The scope of the Australian bushfires is almost too horrifying to even try to grasp. A billion animals: dead. Sydney: shrouded in toxic air. Aboriginal sacred sites: gone. The Southern Hemisphere: blanketed in smoke.
The list goes on. You get it. This is a picture of human and ecological suffering.
People have rushed in to help however they can (Australia’s prime minister being the standout exception). In an odd twist, some of the most viral fundraising appeals have come from, let’s say, unexpected places. Kaylen Ward, a model, raised an estimated $1 million by sending people nudes for proof of donations to relief organizations, and other sex workers followed suit. Then, this week, a sex toymaker’s Australia bushfire-themed dildo went viral. All proceeds from the $69 (nice) dildo will go to help bushfire survivors.
“We had already donated a small amount of money personally but after seeing the situation here in Australia continue to worsen, we brainstormed ways to raise a larger amount,” Josh, the CEO of the company making the dildo who goes by only his first name, told Earther via email. “We figured, our company Geeky Sex Toys is really good at designing and producing sex toys, so let’s make an Australian themed dildo with all the profits going to charity!”
This isn’t their first brush with viral sex toy fame so it’s clear they know what they’re doing. But—and no offense to Star Wars fans—this batch of dildos is for a good cause.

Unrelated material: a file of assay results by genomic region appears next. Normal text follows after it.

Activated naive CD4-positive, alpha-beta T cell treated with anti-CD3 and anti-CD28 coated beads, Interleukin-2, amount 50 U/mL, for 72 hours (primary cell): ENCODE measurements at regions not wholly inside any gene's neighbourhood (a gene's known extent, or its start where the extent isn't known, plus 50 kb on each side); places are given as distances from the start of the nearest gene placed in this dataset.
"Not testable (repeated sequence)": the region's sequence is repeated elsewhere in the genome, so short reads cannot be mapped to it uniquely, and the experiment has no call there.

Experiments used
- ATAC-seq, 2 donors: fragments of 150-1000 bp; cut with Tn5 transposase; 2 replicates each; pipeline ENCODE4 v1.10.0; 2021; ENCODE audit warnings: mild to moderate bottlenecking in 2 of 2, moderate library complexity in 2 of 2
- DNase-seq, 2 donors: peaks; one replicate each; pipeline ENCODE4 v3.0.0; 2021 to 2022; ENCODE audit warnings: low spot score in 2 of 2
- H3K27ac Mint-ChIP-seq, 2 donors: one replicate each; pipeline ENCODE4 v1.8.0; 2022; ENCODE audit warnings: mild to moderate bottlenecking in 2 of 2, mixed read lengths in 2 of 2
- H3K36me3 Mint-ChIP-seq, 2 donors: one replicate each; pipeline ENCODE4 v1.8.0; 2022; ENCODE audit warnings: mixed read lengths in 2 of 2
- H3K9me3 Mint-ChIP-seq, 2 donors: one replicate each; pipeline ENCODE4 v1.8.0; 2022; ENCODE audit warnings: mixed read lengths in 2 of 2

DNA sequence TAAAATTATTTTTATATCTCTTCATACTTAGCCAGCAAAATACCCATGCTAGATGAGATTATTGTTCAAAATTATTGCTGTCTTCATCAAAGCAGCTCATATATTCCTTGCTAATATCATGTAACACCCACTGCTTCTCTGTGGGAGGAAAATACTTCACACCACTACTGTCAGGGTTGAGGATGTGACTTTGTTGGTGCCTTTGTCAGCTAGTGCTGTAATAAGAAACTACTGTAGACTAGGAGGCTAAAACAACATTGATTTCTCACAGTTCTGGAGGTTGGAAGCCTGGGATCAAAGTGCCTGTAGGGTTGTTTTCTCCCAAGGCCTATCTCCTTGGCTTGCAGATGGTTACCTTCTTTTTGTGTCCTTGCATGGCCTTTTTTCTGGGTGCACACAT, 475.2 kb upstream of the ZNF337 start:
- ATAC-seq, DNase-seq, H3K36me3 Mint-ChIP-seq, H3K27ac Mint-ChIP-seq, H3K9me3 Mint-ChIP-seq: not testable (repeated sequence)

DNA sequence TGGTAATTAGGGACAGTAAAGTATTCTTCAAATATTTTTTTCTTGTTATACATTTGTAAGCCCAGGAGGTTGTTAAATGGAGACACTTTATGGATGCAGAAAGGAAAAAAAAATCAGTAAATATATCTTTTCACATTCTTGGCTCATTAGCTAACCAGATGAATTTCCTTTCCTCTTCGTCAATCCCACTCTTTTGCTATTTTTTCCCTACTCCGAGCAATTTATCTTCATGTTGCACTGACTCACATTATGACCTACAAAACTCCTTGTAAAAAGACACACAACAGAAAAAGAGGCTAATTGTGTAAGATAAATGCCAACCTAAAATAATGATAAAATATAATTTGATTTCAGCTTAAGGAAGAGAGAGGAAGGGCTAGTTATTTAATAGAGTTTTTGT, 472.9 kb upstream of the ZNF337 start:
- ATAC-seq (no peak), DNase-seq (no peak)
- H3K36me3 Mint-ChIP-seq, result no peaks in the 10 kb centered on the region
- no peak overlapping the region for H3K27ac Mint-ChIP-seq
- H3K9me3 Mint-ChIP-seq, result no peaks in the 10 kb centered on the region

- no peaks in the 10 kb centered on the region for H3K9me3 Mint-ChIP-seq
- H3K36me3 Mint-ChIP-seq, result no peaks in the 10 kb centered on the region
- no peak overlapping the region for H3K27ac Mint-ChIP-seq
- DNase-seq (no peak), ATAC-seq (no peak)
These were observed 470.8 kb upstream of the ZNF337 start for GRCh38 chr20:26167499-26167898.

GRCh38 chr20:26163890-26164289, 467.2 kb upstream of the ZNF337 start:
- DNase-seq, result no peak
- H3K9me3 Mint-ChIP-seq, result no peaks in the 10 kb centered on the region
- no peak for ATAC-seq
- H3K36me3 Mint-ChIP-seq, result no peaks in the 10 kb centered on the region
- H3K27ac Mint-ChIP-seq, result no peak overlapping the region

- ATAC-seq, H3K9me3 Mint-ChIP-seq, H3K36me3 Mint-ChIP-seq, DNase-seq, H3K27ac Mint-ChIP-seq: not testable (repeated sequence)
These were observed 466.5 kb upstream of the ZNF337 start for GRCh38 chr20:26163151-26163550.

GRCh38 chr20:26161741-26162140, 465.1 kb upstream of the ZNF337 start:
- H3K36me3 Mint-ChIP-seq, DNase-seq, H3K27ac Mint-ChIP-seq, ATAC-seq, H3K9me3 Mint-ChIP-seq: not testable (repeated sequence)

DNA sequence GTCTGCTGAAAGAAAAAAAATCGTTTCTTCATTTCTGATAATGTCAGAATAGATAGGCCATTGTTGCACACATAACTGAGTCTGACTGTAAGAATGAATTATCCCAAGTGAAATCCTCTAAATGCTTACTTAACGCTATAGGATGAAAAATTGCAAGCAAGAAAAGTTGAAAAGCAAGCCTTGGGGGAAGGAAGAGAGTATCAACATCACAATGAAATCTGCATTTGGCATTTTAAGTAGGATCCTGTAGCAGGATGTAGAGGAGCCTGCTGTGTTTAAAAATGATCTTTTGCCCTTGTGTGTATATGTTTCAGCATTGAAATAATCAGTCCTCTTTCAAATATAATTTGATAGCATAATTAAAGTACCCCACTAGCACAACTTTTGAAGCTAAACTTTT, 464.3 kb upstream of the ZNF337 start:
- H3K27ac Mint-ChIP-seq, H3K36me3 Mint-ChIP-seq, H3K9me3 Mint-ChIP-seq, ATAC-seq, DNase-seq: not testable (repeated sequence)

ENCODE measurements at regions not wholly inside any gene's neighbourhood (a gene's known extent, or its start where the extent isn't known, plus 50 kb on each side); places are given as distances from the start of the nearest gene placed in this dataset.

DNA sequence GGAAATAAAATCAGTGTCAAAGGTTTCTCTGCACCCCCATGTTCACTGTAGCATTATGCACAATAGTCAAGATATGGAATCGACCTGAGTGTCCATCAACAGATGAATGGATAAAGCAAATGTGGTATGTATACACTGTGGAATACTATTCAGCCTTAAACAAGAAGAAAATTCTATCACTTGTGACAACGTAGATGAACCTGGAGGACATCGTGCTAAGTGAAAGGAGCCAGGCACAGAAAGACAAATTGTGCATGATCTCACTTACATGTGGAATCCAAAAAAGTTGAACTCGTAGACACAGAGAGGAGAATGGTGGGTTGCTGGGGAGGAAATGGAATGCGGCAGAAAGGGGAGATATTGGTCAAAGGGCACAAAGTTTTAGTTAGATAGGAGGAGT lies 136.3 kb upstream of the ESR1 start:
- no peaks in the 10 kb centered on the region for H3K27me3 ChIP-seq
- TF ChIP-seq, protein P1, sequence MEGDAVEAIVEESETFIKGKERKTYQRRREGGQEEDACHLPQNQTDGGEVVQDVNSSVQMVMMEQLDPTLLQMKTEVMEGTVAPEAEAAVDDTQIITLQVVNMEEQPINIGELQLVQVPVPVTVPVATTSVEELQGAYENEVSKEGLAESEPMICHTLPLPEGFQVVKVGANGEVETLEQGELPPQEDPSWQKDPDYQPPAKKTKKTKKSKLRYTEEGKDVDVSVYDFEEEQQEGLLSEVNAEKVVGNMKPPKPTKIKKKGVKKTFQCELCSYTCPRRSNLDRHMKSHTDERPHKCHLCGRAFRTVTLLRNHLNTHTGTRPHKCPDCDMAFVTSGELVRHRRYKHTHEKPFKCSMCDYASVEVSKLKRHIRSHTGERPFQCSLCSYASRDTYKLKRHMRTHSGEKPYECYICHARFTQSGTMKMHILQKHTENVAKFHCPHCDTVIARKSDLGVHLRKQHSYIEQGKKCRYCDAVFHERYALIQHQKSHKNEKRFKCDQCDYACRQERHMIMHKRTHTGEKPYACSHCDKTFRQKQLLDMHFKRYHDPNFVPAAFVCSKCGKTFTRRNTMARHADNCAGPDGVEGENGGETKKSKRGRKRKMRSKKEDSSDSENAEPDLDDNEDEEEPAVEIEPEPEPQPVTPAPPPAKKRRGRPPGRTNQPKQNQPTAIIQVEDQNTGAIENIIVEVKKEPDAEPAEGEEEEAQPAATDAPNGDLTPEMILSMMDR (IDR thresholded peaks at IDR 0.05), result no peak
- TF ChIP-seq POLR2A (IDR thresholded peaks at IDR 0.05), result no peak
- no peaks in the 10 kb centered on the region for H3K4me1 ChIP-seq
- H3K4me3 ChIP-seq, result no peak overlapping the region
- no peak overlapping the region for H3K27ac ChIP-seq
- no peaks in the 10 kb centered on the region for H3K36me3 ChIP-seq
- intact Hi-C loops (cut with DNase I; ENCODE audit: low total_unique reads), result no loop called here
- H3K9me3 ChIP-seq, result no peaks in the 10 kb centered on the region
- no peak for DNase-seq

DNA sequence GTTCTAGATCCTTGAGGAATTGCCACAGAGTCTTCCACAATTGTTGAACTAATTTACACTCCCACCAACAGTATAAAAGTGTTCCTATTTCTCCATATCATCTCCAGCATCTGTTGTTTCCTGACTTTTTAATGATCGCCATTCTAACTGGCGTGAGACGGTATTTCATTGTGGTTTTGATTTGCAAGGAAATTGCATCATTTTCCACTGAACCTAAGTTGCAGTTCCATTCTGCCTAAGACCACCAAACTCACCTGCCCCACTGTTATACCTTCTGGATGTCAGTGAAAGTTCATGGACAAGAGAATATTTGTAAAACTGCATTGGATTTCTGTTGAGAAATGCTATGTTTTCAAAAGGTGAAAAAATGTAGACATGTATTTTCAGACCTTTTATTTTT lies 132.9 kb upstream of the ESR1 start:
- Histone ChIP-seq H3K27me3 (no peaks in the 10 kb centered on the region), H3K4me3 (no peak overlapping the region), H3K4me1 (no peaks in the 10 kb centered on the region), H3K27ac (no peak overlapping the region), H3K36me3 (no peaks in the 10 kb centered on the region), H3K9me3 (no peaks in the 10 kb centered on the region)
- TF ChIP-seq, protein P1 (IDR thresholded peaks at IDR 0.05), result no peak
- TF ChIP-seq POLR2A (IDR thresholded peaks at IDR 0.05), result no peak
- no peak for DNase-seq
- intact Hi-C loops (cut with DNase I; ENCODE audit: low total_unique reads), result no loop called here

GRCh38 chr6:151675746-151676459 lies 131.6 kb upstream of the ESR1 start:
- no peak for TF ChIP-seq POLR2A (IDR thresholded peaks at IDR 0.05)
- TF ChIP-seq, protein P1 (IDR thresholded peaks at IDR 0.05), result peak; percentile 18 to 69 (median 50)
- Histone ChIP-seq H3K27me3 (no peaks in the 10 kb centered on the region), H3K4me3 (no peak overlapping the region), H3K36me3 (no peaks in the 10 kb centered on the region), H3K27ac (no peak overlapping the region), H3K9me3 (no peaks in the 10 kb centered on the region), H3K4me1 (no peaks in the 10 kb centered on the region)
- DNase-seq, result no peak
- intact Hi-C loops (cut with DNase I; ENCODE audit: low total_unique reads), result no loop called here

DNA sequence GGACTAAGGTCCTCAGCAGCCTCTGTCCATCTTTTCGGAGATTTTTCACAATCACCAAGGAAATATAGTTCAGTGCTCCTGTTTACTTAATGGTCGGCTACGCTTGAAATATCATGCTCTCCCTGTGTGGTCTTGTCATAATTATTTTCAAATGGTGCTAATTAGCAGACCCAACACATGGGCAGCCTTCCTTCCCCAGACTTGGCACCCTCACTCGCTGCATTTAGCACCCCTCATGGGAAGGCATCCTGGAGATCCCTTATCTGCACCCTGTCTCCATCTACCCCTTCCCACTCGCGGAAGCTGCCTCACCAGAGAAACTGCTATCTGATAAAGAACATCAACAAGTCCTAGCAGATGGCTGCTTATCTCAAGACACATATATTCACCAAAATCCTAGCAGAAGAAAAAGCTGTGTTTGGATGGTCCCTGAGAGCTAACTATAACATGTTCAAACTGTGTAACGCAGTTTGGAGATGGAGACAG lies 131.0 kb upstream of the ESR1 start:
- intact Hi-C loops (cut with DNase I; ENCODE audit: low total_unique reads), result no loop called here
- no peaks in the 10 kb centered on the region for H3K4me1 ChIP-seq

That these appeals went viral (and not, say, those of the Red Cross or United Nations) speaks on some level to the power of sex as a motivator. But they also reveal how the internet and the climate crisis are reconfiguring our relationship with each other and the things we care about, from a habitable planet to nudes. Or as Claire Colebrook, a cultural theorist at Penn State, put it to Earther it’s easy to poo-poo these fundraisers as appealing to people’s basic instincts, “but I think then we’ve got to reevaluate why we think that is a base or lesser instinct.”
The bushfires in Australia have taken on an end times-type quality to them. Maps show a continent ringed by fire, and it’s been a very real judgment day for ecosystems and communities alike that have been burned over.
The crisis is largely driven by climate change, which has warmed the continent up and dried it out. Last year was Australia’s hottest on record, and scientists have said this angry summer is what our current carbon emissions trajectory will make an annual occurrence later this century. Look at Australia and you get a preview of the horrors that await the rest of us as the crisis worsens. Wendy Steiner, an English professor at the University of Pennsylvania who has written about the connections between consumption, pleasure, and the environment, likened this to the moment in horror films when things start to go south.
“It’s one of the standard plots in horror movies and apocalyptic movies that at times like that, social hierarchies, social roles disappear, fade away, or reverse themselves,” she told Earther. “And people behave toward each other in a different way.”
Of course, porn is believed to have been around for tens of thousands of years. Ditto for dildos. But they’ve rarely if ever been deployed as a response to ecological collapse. By deploying them in fundraisers to help cope with apocalypse, it puts nudes and sex objects in a new light. They’re not just something for personal pleasure but virtuous and contributing to the greater good.